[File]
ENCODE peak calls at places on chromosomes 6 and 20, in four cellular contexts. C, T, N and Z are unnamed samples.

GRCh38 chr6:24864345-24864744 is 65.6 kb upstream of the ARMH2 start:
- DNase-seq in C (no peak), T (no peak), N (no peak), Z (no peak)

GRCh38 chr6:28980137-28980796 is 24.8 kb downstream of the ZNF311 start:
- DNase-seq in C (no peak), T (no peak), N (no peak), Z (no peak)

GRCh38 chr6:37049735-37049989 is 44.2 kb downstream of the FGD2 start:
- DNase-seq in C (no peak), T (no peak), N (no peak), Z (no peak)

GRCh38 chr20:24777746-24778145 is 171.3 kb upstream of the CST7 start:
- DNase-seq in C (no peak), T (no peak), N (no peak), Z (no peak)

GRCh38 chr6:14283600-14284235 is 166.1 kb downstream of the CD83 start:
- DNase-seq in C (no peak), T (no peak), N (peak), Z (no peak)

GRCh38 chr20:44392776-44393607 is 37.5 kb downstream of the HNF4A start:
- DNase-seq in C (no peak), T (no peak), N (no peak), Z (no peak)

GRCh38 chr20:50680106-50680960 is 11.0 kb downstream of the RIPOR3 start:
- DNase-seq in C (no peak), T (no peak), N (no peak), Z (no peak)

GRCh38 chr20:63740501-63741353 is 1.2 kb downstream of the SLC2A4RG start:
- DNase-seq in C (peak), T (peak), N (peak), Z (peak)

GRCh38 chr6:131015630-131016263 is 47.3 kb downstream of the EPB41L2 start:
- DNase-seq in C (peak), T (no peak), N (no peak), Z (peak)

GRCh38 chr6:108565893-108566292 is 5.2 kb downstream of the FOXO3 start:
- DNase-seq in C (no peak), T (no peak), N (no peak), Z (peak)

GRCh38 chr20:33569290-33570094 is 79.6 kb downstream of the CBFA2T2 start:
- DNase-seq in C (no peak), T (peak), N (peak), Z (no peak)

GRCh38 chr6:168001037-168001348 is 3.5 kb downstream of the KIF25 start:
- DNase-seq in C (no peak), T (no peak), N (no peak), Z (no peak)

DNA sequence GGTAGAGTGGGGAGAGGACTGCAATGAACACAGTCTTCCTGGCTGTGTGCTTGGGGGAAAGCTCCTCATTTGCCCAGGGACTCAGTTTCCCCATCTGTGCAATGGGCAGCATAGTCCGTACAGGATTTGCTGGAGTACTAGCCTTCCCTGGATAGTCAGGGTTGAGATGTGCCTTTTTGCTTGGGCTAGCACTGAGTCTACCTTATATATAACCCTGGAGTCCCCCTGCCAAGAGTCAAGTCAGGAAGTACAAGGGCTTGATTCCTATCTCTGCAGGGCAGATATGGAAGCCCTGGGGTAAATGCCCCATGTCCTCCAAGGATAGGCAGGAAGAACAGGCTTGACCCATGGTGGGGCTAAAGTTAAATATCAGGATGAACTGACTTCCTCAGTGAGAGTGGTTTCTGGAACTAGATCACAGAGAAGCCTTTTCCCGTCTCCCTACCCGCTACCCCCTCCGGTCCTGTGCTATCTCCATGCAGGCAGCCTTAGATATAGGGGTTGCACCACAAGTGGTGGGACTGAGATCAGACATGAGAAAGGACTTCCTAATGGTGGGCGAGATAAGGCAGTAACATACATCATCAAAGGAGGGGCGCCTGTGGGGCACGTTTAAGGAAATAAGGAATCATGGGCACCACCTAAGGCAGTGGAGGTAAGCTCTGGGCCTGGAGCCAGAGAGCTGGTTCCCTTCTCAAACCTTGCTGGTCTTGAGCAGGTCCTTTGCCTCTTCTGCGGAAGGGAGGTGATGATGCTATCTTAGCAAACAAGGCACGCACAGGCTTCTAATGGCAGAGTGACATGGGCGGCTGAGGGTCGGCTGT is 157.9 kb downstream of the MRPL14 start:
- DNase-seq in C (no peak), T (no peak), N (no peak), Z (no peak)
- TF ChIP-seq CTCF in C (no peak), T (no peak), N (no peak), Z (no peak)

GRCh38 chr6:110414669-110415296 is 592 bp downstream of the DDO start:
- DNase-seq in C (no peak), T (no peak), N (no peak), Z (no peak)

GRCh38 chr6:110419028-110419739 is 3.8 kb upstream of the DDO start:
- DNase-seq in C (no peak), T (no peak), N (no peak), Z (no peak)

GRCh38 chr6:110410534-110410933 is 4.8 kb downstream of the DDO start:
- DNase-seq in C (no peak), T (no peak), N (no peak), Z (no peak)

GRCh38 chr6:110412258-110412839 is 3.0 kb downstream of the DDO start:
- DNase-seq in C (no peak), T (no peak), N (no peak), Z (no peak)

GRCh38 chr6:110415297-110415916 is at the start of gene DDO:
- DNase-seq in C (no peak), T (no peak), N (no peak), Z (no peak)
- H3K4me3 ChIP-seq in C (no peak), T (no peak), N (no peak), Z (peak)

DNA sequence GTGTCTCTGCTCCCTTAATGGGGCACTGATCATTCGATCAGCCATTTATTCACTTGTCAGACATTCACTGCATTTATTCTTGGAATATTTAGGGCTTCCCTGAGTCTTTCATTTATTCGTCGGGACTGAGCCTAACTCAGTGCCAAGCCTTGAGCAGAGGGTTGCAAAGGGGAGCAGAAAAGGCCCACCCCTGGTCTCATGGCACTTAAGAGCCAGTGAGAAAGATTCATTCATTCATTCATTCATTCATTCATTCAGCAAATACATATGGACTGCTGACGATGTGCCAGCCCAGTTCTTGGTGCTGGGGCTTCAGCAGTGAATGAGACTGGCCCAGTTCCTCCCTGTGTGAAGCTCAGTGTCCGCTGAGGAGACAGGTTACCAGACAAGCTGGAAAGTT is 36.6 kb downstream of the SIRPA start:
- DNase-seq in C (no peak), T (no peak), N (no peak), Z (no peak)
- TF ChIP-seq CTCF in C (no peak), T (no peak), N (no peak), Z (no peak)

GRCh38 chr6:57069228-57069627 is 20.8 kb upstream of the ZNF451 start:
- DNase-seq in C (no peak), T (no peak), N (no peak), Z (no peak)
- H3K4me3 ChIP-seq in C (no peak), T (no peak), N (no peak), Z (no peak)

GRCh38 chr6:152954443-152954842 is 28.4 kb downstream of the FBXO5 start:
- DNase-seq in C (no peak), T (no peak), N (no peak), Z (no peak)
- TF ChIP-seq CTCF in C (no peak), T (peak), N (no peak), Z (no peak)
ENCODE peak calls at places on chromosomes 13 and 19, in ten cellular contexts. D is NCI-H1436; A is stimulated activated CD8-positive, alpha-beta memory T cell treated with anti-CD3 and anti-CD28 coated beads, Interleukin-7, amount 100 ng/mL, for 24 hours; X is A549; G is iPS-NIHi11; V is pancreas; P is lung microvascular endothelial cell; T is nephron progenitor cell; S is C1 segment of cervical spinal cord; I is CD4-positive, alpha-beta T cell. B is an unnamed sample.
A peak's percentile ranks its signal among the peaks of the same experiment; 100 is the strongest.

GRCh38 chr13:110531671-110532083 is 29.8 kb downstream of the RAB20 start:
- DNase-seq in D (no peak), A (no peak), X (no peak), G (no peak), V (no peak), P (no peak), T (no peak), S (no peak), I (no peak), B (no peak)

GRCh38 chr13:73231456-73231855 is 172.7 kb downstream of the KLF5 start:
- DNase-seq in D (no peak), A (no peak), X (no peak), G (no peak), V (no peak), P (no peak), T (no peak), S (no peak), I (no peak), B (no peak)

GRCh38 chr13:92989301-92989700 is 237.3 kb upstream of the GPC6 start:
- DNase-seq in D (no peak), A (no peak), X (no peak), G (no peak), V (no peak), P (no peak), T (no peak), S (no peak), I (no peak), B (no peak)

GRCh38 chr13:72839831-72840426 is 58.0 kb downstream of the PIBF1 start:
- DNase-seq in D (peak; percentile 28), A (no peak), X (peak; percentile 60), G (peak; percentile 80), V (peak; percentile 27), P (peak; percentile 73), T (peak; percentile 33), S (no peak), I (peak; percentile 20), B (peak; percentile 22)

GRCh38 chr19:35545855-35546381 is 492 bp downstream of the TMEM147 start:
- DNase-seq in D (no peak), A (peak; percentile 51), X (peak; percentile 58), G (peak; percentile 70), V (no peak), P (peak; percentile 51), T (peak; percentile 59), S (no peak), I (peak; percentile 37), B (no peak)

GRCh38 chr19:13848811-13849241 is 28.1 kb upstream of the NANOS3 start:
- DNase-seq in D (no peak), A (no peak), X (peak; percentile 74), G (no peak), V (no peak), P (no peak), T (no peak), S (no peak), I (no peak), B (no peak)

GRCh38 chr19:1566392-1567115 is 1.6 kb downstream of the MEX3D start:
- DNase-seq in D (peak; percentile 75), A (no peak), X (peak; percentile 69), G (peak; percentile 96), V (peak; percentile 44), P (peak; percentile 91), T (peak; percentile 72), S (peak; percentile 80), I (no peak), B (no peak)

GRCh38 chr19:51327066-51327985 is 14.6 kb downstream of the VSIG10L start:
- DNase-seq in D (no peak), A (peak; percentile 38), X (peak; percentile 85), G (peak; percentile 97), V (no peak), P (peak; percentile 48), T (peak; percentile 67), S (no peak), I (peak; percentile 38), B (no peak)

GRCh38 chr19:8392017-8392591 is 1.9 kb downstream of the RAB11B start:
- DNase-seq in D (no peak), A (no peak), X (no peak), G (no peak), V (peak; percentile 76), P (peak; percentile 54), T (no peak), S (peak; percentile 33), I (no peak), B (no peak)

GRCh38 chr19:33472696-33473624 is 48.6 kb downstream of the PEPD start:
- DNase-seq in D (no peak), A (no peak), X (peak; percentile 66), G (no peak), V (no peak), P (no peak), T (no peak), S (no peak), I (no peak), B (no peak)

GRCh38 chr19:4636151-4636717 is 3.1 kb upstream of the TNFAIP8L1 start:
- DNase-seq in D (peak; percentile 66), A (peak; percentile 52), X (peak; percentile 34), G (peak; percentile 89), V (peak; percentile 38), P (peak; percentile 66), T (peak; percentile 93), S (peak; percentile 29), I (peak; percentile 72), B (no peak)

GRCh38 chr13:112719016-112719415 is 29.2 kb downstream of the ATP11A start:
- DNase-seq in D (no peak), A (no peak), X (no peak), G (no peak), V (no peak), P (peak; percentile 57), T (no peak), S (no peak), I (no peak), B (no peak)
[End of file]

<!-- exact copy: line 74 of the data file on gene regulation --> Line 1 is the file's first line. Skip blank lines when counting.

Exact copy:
- DNase-seq in D (no peak), A (no peak), X (no peak), G (no peak), V (no peak), P (peak; percentile 57), T (no peak), S (no peak), I (no peak), B (no peak)